By: Bob Tarzey, Service Director, Quocirca
Published: 16th February 2011
Copyright Quocirca © 2011
There are two basic ways to prevent employees getting up to no good on the web and keeping web-based threats at bay; you can do it at the a network edge, or you can force all access via an on-demand proxy service (web security-as-a-service). In general terms, the first approach suits on-premise users (i.e. those behind the firewall) and the latter suits mobile users. Of course, most businesses have to support both types of users. So, a hybrid approach using a combination of both delivery methods can make sense.
The approach taken by a given vendor depends on its heritage. So, Blue Coat, a long-established vendor of web security appliances, has always been firmly in the network edge camp—but not for much longer. This week it has announced the Blue Coat Cloud Service. Blue Coat customers will now have a choice of approaches. However, initially, it will not be possible to integrate the new on-demand service at the management and policy level with existing Blue Coat Proxy SG appliances, although this is planned for a later date. So, at this stage, Blue Coat’s announcement is more about making its technology available to new customers who want an on-demand service than extending the protection it provides for existing customers.
Blue Coat will not be alone in having both offerings but not fully integrating them. Other vendors already have the same problem. Ever since its acquisition of MessageLabs, Symantec has been building out its on-demand service to bolster its on-premise ones. Initially, Symantec was focused mainly on email but its acquisitions of MI5 (2009) and Rulespace (2010) allowed it to expand its offering to include the web, although with four products involved its policy engines are yet to be fully integrated.
McAfee should, in principle, with its ePolicy Orchestrator (ePO), be able to provide a coherent approach to defining policy across both its on-premise and on-demand security services, but in practice it has yet to fully integrate the latter and ePO does not cover its cloud-based services. Cisco too, which acquired the market-leading on-demand web security firm ScanSafe in 2010, is still to integrate policy with its IronPort on-premise appliances (IronPort was originally purely for email security, but Cisco is adding web security).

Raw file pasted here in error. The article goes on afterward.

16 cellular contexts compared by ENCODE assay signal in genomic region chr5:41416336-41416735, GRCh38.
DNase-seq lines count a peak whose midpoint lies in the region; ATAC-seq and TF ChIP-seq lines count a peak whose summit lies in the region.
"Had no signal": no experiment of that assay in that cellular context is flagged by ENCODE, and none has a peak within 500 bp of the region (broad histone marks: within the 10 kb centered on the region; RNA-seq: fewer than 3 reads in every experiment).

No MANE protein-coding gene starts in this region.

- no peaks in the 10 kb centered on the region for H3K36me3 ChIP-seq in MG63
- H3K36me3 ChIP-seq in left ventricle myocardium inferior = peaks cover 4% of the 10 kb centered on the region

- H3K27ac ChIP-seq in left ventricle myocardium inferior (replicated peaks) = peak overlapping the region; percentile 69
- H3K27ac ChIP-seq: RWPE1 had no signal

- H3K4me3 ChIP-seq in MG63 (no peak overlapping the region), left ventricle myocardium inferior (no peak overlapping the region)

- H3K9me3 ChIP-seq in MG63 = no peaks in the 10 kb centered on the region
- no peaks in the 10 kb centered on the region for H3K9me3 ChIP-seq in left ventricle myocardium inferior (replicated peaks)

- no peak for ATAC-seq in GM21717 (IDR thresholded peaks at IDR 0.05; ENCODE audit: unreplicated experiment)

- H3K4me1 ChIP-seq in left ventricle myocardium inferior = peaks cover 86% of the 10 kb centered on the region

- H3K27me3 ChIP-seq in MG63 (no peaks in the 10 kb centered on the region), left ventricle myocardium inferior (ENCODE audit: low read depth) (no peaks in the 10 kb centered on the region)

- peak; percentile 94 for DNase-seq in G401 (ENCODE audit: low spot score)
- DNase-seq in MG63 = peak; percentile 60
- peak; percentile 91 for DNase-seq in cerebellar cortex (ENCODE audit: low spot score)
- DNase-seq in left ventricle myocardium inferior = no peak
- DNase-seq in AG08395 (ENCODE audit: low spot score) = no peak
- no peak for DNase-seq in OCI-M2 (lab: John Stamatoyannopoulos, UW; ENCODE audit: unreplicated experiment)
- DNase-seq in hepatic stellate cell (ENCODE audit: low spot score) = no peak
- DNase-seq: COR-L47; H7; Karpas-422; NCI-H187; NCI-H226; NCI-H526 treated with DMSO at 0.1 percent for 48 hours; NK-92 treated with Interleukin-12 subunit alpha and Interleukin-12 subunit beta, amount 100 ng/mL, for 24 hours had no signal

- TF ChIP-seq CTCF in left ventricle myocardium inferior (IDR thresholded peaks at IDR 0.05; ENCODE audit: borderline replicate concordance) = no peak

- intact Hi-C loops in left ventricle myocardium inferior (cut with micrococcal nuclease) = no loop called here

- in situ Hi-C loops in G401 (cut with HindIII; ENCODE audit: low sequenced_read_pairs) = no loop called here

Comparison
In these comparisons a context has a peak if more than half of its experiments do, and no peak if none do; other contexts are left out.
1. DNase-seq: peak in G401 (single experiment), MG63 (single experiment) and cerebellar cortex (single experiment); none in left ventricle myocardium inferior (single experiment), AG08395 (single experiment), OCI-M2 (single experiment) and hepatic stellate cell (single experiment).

The most integrated approach to both on-premise and on-demand web security is available from a veteran in the space; Websense. Its TRITON Security Gateway Anywhere has offered a hybrid approach for over a year now, allowing customers to define policy for both web and email security in one place to deliver on-premise or on-demand.
Other vendors, such as Webroot, which focuses on the small and mid-sized business market, where on-demand services fit well, says it sees a future where 90% of all its business services are delivered online. However, it is hedging its bets by partnering with Palo Alto Networks, whose next-generation firewalls sit firmly at the network edge and include URL filtering based on Webroot’s BrightCloud technology (Palo Alto Networks does support remote users by forcing access back via its firewall, it calls this Global Connect). Trend Micro has a hybrid offering for email security but not currently for web activity; its InterScan Web Security is available only as an appliance.
So, the Blue Coat announcement will be good news for those who have always wanted to benefit from its technology but think such security is best delivered on-demand, but unless its customers want to manage policy and other aspects of web security in two places, they will not be able to extend their on-premise security to the cloud just yet. Furthermore, Blue Coat is yet to add email security services to any of its products. As many of its competitors already offer both, this is another limitation that may hold some new prospects back.
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Published by: electronicdawn Ltd.